Celebrate Vancouver’s 125th Anniversary on April 6 with Birthday Live – a free, all-ages event at Jack Poole Plaza, site of the Olympic Cauldron. The celebration begins with a street hockey tournament for youth and adults at 2pm and continues until 10pm with live music, DJs, food, street arts, spectacular video art, special performances and more. Vancouver’s Mayor Gregor Robertson and other dignitaries will be on hand for official ceremonies including lighting the Olympic cauldron and cutting a BIG birthday cake! Close to transit, free bicycle valet on site.

Sunday, April 3, 2011

Roast Chicken - my comfort food.

There is no doubt that after a long hard day most people would want to go home relax and hopefully skip the dinner chores, but I on the other hand would say cooking is great therapy for me after a long and stressful day. Like today for example, I couldn't wait to get home and make myself a delicious meal! Today was the kind of day I needed comfort food... my idea of a comfort food would be mangoes and lots and lots of cool whip =) But unfortunately the significant other would not agree, so having to consider T's feelings on what to have for dinner I decided to make the next best thing... a ROAST CHICKEN. The thing I love about roasting a whole chicken is the delicious smell that fills the room and that's when I know the night will be a very satisfying night.

Its quite easy to roast a chicken here is one of my favourite recipe.

1 whole chicken about 3 to 5 pounds, a few sprigs of rosemary, mint, thyme, and basil . 1 small onion peeled and quartered 2 carrots peeled and cut into thirds 1 lemon cut in half, save one half and cut the other half into slices A stick of butter partly melted in a bowl 2 cups of chicken stock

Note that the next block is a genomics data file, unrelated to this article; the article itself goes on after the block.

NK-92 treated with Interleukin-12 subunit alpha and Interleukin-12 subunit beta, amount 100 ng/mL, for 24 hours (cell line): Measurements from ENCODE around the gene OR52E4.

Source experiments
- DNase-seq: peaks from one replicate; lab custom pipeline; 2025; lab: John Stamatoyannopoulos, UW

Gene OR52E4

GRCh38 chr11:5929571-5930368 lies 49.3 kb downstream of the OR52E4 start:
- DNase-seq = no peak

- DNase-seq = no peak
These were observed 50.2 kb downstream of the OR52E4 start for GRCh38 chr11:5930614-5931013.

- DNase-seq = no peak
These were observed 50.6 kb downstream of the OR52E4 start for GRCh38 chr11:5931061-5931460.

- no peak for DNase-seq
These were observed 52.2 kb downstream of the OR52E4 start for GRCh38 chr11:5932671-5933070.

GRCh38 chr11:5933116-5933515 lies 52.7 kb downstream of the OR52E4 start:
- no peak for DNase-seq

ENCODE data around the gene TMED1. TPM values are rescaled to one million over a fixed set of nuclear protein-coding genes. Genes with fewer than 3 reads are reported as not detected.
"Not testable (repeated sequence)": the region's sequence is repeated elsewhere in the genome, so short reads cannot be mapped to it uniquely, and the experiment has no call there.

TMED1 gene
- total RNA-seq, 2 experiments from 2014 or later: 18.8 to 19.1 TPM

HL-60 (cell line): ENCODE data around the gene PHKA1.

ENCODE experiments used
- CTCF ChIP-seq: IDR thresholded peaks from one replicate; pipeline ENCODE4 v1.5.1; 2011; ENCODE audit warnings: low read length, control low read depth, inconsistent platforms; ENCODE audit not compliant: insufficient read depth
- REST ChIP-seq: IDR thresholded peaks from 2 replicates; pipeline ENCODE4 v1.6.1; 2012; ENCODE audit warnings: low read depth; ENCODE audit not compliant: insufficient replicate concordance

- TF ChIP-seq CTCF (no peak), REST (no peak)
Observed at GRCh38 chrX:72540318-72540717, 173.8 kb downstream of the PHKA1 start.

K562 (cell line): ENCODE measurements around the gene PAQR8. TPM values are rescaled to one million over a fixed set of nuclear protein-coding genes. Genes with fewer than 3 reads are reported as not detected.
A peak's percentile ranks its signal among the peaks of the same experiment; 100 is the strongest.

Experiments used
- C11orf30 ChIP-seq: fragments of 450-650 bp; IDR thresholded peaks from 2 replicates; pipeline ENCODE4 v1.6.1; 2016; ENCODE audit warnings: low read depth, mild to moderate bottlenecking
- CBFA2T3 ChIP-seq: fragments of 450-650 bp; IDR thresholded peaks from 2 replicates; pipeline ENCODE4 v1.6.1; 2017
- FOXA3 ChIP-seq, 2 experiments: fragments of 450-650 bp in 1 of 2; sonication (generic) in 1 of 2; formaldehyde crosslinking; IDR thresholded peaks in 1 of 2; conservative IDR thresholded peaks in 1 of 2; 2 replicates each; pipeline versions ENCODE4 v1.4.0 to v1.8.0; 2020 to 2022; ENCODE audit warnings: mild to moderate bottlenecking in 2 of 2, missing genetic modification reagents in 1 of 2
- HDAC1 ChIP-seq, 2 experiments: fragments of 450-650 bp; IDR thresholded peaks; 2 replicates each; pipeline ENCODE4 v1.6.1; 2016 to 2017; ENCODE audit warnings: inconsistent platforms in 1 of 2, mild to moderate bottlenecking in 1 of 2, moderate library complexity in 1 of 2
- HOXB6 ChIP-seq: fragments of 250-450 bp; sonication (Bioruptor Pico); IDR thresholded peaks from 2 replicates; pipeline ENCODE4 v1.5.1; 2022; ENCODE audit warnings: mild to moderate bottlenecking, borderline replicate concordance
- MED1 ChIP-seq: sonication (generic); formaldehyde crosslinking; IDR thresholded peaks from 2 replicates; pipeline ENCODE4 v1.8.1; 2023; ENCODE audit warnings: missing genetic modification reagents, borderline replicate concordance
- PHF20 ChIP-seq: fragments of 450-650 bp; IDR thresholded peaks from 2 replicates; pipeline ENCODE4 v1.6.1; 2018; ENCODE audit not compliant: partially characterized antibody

Preheat the oven to 425 degrees F. Wash and pat the chicken dry with some paper towels. Season the outside and inside of the chicken with salt and pepper I usually season the inside a bit more than the outside. Make a small cut in the skin and use a brush to brush the butter underneath the skin, do this thoroughly and be generous with the butter. Place 3 to 4 lemon slices underneath the skin on top of the breast area I would also recommend putting some of the herbs underneath the skin too. Stuff the chicken with the carrots and onions and the rosemary, mint, thyme and basil. Stuff the remaining lemons inside the chicken too. Use remaining butter and brush it ALL over the outside of the chicken - this will make the skin really nice and crispy. Place the chicken in a deep baking tray and pour in the 2 cups of chicken stock - this will keep the chicken nice and moist.

Roast the chicken for 90 minutes - basting every 30 minutes this will keep the chicken nice and moist. I usually like to serve this with a nice garden salad and some crusty baguette on the side. This is definitely my idea of comfort food. I also like to save the left over sauce and chicken bones to make a carrot soup and serve the soup over macaroni and this makes a great lunch!

The pictures are courtesy of W when we made this last time at Dot's kitchen, it was my first time roasting a chicken with W and it turned out so yummy!